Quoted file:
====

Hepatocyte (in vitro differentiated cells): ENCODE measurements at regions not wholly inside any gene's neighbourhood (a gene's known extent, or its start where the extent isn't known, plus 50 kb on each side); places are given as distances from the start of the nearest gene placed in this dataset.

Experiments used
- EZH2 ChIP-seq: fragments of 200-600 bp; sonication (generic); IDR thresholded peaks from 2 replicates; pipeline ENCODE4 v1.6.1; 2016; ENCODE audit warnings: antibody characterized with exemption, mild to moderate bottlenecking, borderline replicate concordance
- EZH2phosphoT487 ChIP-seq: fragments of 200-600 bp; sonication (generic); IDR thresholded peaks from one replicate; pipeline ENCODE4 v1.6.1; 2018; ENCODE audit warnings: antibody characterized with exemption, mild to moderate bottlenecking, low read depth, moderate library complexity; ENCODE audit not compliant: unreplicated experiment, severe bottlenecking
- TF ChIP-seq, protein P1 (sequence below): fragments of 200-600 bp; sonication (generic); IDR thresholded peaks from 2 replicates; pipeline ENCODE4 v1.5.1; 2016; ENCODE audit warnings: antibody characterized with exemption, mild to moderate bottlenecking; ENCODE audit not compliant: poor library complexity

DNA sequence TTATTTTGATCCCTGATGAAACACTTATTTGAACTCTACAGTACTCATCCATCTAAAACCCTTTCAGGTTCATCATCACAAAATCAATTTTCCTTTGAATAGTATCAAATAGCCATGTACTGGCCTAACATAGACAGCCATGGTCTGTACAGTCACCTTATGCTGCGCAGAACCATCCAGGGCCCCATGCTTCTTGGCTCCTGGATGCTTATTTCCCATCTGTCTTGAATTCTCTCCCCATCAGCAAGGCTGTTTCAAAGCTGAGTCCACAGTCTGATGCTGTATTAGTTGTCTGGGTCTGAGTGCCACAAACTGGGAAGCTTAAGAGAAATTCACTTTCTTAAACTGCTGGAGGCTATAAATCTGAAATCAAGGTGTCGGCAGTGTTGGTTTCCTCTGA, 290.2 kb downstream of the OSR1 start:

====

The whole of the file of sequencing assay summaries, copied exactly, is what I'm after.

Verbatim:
Hepatocyte (in vitro differentiated cells): ENCODE measurements at regions not wholly inside any gene's neighbourhood (a gene's known extent, or its start where the extent isn't known, plus 50 kb on each side); places are given as distances from the start of the nearest gene placed in this dataset.

Experiments used
- EZH2 ChIP-seq: fragments of 200-600 bp; sonication (generic); IDR thresholded peaks from 2 replicates; pipeline ENCODE4 v1.6.1; 2016; ENCODE audit warnings: antibody characterized with exemption, mild to moderate bottlenecking, borderline replicate concordance
- EZH2phosphoT487 ChIP-seq: fragments of 200-600 bp; sonication (generic); IDR thresholded peaks from one replicate; pipeline ENCODE4 v1.6.1; 2018; ENCODE audit warnings: antibody characterized with exemption, mild to moderate bottlenecking, low read depth, moderate library complexity; ENCODE audit not compliant: unreplicated experiment, severe bottlenecking
- TF ChIP-seq, protein P1 (sequence below): fragments of 200-600 bp; sonication (generic); IDR thresholded peaks from 2 replicates; pipeline ENCODE4 v1.5.1; 2016; ENCODE audit warnings: antibody characterized with exemption, mild to moderate bottlenecking; ENCODE audit not compliant: poor library complexity

DNA sequence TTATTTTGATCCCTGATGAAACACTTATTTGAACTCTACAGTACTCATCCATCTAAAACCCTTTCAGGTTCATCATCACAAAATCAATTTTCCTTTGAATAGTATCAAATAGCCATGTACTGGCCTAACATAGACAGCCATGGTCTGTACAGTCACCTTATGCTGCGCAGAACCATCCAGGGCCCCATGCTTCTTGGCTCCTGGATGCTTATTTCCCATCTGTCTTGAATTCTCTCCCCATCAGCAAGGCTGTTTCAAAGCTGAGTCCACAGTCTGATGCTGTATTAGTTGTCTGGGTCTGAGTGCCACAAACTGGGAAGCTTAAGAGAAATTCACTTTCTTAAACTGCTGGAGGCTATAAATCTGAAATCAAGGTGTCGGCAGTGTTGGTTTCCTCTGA, 290.2 kb downstream of the OSR1 start: